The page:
The recent release of Sarah Palin's memoir, "Going Rogue: An American Life," has made me ponder the course of her political career and that of the other woman who was a running mate on a major party ticket a quarter of a century ago, Geraldine Ferraro.
Certain similarities jump out at me, starting with their ages. Both were in their 40s when chosen to be running mates. Ferraro was 48, which was within the range of most previous Democratic running mates. Palin, on the other hand, was 44, the youngest Republican running mate in 20 years (considerably younger than Dick Cheney or Jack Kemp had been).
Initial surveys indicated that both were popular choices, although they ran into trouble once their conventions were over and the campaigns began in earnest. Palin's problems in the 2008 campaign have been well documented, but, in case you need a reminder (or you are too young to remember the 1984 campaign), not only was Ferraro criticized for a style that was regarded by some as reckless and defiant, but she had problems with her family as well. Less than a month after being nominated, Ferraro had to face relentless questioning about her and her husband's finances.
That was a distraction, but Ferraro wasn't helped by her shoot–from–the–hip style. After telling reporters that she would release her tax returns but her husband would release only a tax statement (his explanation to her, she said, was "Gerry, I'm not going to tell you how to run the country, you're not going to tell me how to run my business"), she made a remark that dogged her: "You people married to Italian men, you know what it's like." Republicans sensed a gender–neutral opportunity to attack and they didn't let it go to waste.
Both Palin and Ferraro had somewhat limited political careers prior to being nominated, and their lack of experience frequently was compared (unfavorably) to the abundance of experience possessed by their opponents. After Ferraro's debate with George H.W. Bush and Palin's debate with Joe Biden, both were said to have performed better than expected, but they were hammered, nevertheless, by the opposition for their "extremist" political views, and both lost the general elections by wide margins — even though it could be rightly said that the opposition's presidential nominees were more popular personally than their policies.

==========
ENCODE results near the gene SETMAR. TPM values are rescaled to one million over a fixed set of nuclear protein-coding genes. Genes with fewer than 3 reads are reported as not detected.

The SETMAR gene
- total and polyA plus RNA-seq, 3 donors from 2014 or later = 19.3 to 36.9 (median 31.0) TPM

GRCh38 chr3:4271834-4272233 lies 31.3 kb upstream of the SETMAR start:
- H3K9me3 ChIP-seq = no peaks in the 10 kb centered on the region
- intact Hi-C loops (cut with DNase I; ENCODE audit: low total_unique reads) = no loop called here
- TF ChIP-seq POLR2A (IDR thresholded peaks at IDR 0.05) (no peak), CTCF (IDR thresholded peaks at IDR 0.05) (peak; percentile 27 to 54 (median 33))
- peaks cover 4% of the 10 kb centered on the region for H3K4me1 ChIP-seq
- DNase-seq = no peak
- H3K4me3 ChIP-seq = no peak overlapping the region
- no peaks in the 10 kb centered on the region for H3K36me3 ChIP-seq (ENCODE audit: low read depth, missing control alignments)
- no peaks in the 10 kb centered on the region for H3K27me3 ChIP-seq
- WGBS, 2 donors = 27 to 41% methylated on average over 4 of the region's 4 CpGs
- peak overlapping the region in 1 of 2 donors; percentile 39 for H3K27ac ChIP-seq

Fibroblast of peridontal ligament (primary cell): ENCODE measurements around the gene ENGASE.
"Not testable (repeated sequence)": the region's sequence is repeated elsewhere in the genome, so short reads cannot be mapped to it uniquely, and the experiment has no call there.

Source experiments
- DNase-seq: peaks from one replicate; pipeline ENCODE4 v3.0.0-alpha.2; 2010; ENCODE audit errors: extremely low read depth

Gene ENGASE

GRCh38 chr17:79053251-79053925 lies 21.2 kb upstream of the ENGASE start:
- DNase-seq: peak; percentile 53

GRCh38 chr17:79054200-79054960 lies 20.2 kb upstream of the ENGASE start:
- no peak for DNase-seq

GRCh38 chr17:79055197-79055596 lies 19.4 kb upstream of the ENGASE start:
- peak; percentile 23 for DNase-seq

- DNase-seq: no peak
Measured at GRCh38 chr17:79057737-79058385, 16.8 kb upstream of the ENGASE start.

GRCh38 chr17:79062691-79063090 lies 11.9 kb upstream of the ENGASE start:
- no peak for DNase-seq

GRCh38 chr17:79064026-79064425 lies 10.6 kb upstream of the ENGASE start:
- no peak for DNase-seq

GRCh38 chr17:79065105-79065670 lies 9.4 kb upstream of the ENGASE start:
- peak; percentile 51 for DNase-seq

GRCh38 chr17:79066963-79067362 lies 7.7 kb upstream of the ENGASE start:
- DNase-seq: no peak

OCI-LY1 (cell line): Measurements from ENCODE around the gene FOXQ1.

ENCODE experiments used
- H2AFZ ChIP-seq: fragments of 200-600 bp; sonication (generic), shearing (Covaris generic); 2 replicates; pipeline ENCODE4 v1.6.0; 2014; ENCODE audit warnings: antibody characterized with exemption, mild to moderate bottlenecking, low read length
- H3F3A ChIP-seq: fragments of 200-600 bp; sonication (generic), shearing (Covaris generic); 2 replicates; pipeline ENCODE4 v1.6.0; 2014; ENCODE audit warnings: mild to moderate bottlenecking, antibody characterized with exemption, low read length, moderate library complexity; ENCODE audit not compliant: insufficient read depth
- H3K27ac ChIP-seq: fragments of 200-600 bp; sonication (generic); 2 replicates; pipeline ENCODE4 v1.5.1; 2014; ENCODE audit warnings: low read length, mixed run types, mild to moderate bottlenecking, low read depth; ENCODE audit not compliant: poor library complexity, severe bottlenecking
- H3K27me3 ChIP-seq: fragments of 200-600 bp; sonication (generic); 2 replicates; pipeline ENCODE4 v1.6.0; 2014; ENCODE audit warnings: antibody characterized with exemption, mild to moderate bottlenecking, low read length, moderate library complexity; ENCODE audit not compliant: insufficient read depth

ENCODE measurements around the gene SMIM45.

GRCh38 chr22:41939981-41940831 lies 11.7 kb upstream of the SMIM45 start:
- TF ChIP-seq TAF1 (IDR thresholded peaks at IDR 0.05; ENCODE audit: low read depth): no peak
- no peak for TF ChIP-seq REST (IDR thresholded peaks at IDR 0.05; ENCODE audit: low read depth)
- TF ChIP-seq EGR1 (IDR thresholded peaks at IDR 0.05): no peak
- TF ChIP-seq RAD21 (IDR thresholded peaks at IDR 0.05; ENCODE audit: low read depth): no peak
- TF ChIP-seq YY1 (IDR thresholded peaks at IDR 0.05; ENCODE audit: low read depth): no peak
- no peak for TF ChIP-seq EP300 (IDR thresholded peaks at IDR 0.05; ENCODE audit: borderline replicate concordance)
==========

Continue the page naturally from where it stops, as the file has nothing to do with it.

Ferraro and Palin were chosen in large part to appeal to female voters. It was a roll of the dice that didn't pay off. They may well have attracted some female voters, but exit polls indicated that neither succeeded in winning the women's vote. After the 1984 election was over, most political observers agreed that no potential Democratic ticket could have defeated Ronald Reagan, and, following last year's economic meltdown, the same probably could be said of any potential Republican ticket in 2008. Blaming the female running mates strikes me as convenient but ultimately indefensible.
Like Palin, the year after the campaign, Ferraro published her memoir, "Ferraro: My Story," which was a bestseller. There was talk about her political future, and she was labeled a "rising star" in party politics, but, beyond founding a political action committee that had as its mission the goal of electing 10 women in the 1986 Congressional elections and two unsuccessful bids for the Senate in the 1990s, Ferraro's political career was over.